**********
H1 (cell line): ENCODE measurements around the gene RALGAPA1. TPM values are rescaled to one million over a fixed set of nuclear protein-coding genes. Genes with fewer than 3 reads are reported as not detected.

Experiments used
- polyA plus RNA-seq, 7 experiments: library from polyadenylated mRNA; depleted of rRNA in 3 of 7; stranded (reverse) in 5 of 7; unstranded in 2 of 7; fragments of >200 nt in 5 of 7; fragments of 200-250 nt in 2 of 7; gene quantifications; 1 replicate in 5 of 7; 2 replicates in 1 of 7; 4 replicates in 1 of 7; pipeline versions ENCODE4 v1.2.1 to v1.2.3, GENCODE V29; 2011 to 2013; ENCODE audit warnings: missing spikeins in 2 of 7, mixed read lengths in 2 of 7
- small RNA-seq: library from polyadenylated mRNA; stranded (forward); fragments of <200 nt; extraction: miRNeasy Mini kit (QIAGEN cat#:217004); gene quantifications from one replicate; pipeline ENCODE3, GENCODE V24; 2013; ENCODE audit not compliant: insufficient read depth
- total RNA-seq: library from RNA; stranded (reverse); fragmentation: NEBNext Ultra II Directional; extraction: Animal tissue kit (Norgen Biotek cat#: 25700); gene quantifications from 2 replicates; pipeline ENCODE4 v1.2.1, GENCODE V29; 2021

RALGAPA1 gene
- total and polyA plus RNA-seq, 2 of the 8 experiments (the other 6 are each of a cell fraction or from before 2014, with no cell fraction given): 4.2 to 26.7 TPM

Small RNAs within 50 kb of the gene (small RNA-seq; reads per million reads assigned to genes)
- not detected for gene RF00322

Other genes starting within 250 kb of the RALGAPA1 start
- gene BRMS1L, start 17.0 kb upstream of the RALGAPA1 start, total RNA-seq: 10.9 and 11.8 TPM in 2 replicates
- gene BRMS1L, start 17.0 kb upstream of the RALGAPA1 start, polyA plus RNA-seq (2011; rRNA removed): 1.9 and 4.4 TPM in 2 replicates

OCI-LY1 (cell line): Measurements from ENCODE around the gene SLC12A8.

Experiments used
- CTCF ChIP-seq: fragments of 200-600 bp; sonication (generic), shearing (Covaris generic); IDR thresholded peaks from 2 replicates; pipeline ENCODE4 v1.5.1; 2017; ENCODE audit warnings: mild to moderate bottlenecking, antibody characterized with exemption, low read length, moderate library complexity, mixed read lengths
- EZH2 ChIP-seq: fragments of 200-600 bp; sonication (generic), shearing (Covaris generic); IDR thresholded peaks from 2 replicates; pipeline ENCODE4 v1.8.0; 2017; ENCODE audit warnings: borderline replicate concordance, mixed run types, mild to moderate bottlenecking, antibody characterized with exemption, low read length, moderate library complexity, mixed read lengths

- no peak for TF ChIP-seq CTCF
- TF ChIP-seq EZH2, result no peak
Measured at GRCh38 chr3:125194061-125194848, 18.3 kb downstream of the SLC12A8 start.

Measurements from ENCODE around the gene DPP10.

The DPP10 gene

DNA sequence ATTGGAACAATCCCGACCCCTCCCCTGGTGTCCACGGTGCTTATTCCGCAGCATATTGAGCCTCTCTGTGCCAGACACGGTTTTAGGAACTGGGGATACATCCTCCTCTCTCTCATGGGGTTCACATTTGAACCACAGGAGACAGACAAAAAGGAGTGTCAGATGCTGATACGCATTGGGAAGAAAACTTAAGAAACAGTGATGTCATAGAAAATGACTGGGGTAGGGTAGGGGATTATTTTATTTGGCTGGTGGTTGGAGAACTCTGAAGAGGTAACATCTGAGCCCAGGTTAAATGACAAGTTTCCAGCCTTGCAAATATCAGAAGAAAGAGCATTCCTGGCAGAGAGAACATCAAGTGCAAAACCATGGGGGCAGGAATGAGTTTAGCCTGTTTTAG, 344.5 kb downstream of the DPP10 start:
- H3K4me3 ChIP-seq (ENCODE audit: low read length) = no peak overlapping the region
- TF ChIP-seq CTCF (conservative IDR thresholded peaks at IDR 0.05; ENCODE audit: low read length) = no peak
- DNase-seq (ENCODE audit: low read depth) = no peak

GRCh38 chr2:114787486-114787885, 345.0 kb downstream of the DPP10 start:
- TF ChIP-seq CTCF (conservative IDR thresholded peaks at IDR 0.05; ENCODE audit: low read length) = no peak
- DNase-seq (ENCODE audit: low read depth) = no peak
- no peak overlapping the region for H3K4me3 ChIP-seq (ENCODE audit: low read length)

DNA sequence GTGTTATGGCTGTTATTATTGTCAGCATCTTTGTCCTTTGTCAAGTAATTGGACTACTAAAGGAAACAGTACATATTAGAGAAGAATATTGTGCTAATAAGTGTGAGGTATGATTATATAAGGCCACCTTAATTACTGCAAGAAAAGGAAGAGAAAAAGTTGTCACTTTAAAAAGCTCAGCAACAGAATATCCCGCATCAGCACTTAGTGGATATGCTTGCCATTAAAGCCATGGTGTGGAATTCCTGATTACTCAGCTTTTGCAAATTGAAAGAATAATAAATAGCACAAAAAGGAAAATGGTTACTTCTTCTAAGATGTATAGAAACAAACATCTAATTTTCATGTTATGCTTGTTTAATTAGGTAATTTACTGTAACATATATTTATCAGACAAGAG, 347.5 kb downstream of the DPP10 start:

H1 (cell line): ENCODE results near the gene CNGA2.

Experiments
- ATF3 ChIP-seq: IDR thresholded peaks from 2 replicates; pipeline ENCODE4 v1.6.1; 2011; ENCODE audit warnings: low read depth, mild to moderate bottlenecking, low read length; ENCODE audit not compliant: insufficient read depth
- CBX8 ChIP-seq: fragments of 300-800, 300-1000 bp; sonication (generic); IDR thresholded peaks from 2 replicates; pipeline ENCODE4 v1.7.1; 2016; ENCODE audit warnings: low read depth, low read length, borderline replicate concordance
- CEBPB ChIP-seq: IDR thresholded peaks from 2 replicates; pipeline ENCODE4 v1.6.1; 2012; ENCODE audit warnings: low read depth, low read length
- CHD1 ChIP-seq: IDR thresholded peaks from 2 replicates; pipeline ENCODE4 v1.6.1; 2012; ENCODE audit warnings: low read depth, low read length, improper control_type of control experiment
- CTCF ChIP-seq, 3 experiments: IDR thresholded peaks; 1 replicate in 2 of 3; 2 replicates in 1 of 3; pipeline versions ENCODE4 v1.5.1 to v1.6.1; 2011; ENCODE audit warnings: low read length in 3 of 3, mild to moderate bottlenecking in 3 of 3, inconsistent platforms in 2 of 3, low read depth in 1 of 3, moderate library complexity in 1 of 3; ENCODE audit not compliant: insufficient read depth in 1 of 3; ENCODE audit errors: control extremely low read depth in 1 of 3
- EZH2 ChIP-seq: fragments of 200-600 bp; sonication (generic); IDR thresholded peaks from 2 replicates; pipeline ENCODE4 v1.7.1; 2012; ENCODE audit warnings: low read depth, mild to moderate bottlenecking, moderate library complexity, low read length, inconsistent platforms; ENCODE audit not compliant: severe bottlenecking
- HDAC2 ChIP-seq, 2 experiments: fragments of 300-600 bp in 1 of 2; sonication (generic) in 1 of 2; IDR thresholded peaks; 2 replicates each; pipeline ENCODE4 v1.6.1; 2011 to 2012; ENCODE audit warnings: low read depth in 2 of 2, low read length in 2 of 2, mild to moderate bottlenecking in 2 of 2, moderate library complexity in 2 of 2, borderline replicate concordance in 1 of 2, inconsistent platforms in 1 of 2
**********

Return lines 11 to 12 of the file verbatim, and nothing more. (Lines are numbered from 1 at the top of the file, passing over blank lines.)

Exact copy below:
- gene BRMS1L, start 17.0 kb upstream of the RALGAPA1 start, total RNA-seq: 10.9 and 11.8 TPM in 2 replicates
- gene BRMS1L, start 17.0 kb upstream of the RALGAPA1 start, polyA plus RNA-seq (2011; rRNA removed): 1.9 and 4.4 TPM in 2 replicates